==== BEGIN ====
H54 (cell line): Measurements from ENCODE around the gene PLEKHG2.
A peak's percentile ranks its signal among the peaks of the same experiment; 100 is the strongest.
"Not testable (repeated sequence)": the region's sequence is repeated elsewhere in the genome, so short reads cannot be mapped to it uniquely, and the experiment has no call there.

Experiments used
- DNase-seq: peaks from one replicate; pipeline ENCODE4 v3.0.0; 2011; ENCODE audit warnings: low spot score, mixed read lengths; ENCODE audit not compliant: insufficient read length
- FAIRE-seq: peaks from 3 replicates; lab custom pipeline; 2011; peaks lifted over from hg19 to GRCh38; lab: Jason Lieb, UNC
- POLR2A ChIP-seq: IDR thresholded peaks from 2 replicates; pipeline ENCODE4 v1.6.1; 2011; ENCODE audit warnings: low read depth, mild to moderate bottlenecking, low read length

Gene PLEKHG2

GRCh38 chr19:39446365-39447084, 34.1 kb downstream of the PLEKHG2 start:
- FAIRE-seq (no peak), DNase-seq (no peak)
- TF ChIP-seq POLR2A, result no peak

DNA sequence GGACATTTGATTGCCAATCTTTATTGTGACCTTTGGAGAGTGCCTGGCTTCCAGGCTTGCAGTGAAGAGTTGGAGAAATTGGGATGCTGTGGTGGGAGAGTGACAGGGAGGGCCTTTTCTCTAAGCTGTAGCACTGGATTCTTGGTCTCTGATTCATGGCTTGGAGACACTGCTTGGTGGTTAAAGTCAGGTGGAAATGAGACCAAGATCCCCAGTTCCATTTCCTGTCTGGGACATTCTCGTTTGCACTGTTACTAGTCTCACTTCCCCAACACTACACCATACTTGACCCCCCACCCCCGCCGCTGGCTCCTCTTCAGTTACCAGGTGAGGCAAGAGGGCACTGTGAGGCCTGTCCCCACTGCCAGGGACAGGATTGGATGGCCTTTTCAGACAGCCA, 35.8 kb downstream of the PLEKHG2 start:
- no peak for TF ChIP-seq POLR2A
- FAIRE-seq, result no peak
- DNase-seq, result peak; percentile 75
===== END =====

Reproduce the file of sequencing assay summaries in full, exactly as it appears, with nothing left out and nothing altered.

H54 (cell line): Measurements from ENCODE around the gene PLEKHG2.
A peak's percentile ranks its signal among the peaks of the same experiment; 100 is the strongest.
"Not testable (repeated sequence)": the region's sequence is repeated elsewhere in the genome, so short reads cannot be mapped to it uniquely, and the experiment has no call there.

Experiments used
- DNase-seq: peaks from one replicate; pipeline ENCODE4 v3.0.0; 2011; ENCODE audit warnings: low spot score, mixed read lengths; ENCODE audit not compliant: insufficient read length
- FAIRE-seq: peaks from 3 replicates; lab custom pipeline; 2011; peaks lifted over from hg19 to GRCh38; lab: Jason Lieb, UNC
- POLR2A ChIP-seq: IDR thresholded peaks from 2 replicates; pipeline ENCODE4 v1.6.1; 2011; ENCODE audit warnings: low read depth, mild to moderate bottlenecking, low read length

Gene PLEKHG2

GRCh38 chr19:39446365-39447084, 34.1 kb downstream of the PLEKHG2 start:
- FAIRE-seq (no peak), DNase-seq (no peak)
- TF ChIP-seq POLR2A, result no peak

DNA sequence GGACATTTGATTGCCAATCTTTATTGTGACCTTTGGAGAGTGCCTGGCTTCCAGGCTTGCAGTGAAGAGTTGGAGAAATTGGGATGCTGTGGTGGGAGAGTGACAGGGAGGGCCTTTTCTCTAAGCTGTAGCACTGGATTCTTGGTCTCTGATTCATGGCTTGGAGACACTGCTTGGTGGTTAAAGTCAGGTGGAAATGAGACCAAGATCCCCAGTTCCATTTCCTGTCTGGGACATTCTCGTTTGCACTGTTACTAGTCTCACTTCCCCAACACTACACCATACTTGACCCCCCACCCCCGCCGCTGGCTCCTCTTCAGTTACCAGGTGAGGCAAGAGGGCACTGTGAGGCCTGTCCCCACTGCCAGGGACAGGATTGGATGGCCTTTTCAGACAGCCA, 35.8 kb downstream of the PLEKHG2 start:
- no peak for TF ChIP-seq POLR2A
- FAIRE-seq, result no peak
- DNase-seq, result peak; percentile 75